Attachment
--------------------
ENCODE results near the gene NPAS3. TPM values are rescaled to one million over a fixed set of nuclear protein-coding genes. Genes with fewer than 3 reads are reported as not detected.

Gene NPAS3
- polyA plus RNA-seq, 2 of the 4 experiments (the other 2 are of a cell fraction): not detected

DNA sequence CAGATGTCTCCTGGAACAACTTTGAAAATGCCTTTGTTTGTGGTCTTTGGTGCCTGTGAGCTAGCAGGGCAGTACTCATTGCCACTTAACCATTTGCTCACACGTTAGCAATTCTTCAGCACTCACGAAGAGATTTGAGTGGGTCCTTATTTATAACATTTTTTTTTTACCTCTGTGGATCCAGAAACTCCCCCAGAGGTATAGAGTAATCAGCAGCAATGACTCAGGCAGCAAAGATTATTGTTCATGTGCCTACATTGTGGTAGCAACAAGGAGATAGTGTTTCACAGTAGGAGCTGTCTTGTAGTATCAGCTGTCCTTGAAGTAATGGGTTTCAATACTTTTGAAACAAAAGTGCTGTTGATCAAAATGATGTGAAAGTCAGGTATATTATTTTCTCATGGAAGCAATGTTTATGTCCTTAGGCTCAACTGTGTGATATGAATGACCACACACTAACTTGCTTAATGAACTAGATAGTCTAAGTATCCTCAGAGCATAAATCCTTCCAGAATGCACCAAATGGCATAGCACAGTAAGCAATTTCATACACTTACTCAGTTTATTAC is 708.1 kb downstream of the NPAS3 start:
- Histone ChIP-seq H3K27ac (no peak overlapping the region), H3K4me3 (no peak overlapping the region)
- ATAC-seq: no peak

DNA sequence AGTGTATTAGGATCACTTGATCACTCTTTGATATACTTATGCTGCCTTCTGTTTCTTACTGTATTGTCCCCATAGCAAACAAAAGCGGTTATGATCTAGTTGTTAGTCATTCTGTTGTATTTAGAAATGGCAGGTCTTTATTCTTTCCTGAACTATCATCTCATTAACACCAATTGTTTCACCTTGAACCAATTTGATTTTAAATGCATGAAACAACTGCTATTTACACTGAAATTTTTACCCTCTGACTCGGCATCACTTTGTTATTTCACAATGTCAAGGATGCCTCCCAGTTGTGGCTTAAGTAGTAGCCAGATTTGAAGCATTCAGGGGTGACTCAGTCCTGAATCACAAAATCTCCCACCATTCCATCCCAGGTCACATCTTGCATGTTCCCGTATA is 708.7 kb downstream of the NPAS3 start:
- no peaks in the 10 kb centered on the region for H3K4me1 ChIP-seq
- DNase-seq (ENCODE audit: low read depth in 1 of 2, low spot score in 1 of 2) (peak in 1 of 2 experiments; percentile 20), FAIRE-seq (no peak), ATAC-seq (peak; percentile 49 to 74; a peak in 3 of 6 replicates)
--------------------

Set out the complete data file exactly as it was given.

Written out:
ENCODE results near the gene NPAS3. TPM values are rescaled to one million over a fixed set of nuclear protein-coding genes. Genes with fewer than 3 reads are reported as not detected.

Gene NPAS3
- polyA plus RNA-seq, 2 of the 4 experiments (the other 2 are of a cell fraction): not detected

DNA sequence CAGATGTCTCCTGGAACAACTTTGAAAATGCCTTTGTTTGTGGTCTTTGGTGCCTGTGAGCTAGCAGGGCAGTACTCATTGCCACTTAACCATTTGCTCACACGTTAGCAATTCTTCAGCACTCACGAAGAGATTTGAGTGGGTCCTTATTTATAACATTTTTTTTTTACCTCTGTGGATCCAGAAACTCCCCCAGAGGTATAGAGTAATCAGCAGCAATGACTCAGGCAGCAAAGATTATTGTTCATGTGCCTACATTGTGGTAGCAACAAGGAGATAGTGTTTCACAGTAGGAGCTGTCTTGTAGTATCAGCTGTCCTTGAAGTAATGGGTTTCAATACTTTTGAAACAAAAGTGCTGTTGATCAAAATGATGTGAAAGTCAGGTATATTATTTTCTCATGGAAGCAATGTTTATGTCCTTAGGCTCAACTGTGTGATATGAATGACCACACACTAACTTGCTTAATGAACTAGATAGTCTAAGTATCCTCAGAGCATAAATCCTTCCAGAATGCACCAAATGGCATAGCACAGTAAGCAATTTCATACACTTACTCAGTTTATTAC is 708.1 kb downstream of the NPAS3 start:
- Histone ChIP-seq H3K27ac (no peak overlapping the region), H3K4me3 (no peak overlapping the region)
- ATAC-seq: no peak

DNA sequence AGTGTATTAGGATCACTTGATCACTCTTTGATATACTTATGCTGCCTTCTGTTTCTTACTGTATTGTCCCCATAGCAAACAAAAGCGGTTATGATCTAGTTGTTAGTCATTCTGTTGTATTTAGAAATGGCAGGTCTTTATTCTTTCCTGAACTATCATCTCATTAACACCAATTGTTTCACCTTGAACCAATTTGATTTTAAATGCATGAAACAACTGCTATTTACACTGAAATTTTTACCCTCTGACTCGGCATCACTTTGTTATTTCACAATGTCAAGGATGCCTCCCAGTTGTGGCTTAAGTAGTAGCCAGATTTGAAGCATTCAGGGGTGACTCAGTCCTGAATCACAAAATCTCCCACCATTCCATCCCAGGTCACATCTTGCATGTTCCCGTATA is 708.7 kb downstream of the NPAS3 start:
- no peaks in the 10 kb centered on the region for H3K4me1 ChIP-seq
- DNase-seq (ENCODE audit: low read depth in 1 of 2, low spot score in 1 of 2) (peak in 1 of 2 experiments; percentile 20), FAIRE-seq (no peak), ATAC-seq (peak; percentile 49 to 74; a peak in 3 of 6 replicates)